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Pope's Conversion from the Ministry to the Truth,
This review is from: Open Skies, Closed Minds: Official Reactions to the UFO Phenomenon (Paperback)
First published in 1996 shortly after Nick Pope left his three-year posting as head of the UFO desk but whilst still employed by the Ministry of Defence, "Open Skies, Closed Minds" is a thoughtful, literate and occasionally amusing summary of the author's tenure as a full-time, government-paid researcher into the UFO phenomenon. He turns out to be a good writer, and although there may be few new revelations here for the serious student of the subject, Nick's unique official position and his fair-minded, diligent approach make for an original and valuable contribution to the field. It's the impartiality, the outsider parachuted into the job with no previous interest and no preconceptions who then undergoes gradual conversion to realise there is real substance to the UFO issue that makes for a compelling read. The level of commercial success and subsequent publicity for the UFO phenomenon gained by this book in the UK has only to date been equalled by the best work of Tim Good.
This review is of the original hardback edition, which has a good 8-page monochrome photo section in the middle and a comprehensive index.
Quote from the author: "One of the first things I did on taking up the UFO post was to read into the subject...there were also things called `close encounters'...where people saw a UFO and then arrived home much later than expected unable to account for a lost period...I had responsibilities both to the MOD and to the public as a whole to investigate all sightings and experiences in a totally impartial way, irrespective of my own views about a witness...
...many in the world of UFOlogy regarded me as just `the man from the ministry' as likely as not up to my eyeballs in crashed UFOs, dead aliens and cosmic cover-ups. But as I began to deal on a daily basis with people who had experienced events which appeared to go beyond human understanding, I formed working relationships with UFO researchers and a mutual trust developed." Has this trust been maintained and built on by Nick's successors? Alas, no.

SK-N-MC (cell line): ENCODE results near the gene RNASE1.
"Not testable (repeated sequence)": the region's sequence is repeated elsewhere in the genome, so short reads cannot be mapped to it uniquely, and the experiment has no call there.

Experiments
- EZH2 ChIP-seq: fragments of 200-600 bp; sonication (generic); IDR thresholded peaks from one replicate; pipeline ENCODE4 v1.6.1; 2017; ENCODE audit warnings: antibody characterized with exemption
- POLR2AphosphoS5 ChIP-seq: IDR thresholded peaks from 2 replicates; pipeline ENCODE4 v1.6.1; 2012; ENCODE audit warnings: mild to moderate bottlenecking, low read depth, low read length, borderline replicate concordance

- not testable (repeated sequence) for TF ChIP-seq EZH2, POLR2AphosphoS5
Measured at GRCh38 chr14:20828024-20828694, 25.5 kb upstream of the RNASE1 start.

The book is written with a broadly chronological narrative which proves to be a more engaging style than the fragmented listing of sighting reports. The author shares his discoveries opening up the MOD's existing UFO files and his own evolving conversion from admitted ignorance and skepticism to an appreciation of the reality of a mysterious, multi-faceted phenomenon of some complexity. He comes to the conclusion that the ETH best fits the facts, and that the evidence is that the ETs in the main do not appear to have humanity's best interests at heart. This is a remarkable public admission from someone working at a high level in the MOD, and in the absence of any official denial or disclaimer represents the nearest thing we're likely to get for the moment to a government acknowledgement that there is an ET presence and that it ain't friendly.
A whole chapter on attitudes to the subject begins: "There can be few subjects other than ufology for which government policy is dictated so much by attitudes and so little by facts or hard evidence. Many of these attitudes have been created by the media." Indeed. Nick writes about the main UFO groups and researchers in the UK and his personal investigations into multi-witness sightings, crop circles, cattle mutilations, the Rendlesham Forest incident (all given their own chapters), the notorious Santilli "autopsy" film and many other well-known cases. He expands the content to a more global perspective in the final chapters. His reputation for taking reports from the public about UFO encounters and other paranormal happenings seriously, and investigating them thoroughly and openly led to "maverick" status inside the MOD and thus to the media's term "The UK's own Fox Mulder."
So in summary, a good introduction to the subject for the casually interested reader, and even for the avid UFOlogist an interesting excursion into the workings of government and how the subject was managed during this period. Above all the author comes across as balanced, intelligent, grounded, sensible and good-humoured - and that alone, many would admit, is something of a rarity in this field.
A fortuitous career move inside the MOD led eventually to Nick carving out a whole new life in the UFO field outside government service in the real world, and achieving minor celebrity status as a recognisable face on TV. He's a professional, and has proved to be consistently effective at bringing the UFO subject more respectability and serious treatment by the mass media. Good for him, and good for the field.